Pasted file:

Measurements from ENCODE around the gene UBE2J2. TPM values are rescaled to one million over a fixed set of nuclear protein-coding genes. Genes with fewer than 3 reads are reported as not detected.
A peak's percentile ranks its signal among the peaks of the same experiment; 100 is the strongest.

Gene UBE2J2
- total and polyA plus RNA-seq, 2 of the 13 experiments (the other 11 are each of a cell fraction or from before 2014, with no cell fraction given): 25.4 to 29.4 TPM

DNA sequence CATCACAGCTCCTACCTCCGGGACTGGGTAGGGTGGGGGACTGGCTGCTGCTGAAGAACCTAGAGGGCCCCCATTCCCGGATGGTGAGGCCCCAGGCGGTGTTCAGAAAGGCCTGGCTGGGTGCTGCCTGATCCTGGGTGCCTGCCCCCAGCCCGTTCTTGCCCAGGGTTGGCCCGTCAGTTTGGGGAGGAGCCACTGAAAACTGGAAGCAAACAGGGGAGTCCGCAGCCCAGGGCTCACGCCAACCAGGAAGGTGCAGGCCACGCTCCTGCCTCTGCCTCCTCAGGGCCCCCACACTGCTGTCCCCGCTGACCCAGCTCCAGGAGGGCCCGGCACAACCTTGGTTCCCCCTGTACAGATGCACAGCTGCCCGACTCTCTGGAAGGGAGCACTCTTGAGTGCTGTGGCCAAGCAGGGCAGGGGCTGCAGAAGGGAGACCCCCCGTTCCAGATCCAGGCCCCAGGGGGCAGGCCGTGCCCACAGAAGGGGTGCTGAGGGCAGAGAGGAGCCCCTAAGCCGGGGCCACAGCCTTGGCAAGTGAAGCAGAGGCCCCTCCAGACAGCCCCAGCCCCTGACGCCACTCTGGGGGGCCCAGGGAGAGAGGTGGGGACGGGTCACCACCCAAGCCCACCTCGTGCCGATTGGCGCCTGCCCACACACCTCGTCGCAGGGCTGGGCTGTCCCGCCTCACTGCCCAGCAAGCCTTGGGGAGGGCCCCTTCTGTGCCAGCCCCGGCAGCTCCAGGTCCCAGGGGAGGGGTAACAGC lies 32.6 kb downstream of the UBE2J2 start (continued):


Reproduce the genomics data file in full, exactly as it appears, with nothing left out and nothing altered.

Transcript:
Measurements from ENCODE around the gene UBE2J2. TPM values are rescaled to one million over a fixed set of nuclear protein-coding genes. Genes with fewer than 3 reads are reported as not detected.
A peak's percentile ranks its signal among the peaks of the same experiment; 100 is the strongest.

Gene UBE2J2
- total and polyA plus RNA-seq, 2 of the 13 experiments (the other 11 are each of a cell fraction or from before 2014, with no cell fraction given): 25.4 to 29.4 TPM

DNA sequence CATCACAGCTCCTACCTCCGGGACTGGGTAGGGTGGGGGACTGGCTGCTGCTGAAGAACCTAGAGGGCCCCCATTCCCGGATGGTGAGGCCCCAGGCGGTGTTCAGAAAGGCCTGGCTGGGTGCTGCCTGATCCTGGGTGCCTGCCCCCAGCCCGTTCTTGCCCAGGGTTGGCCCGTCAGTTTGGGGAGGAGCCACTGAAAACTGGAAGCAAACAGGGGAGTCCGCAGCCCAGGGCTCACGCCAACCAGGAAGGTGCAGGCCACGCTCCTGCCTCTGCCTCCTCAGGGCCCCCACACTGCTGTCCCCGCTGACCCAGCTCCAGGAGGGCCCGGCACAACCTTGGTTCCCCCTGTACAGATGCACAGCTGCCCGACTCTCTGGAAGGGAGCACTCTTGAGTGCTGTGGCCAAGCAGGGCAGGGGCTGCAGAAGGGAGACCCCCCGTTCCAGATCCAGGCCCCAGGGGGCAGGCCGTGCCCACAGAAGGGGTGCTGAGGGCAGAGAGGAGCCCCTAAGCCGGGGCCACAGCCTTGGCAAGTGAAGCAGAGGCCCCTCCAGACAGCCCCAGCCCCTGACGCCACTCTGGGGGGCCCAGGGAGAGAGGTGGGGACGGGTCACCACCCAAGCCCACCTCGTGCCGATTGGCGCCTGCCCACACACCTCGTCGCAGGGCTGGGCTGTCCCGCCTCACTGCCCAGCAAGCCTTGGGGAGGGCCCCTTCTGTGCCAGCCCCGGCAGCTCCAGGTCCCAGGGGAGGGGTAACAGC lies 32.6 kb downstream of the UBE2J2 start (continued):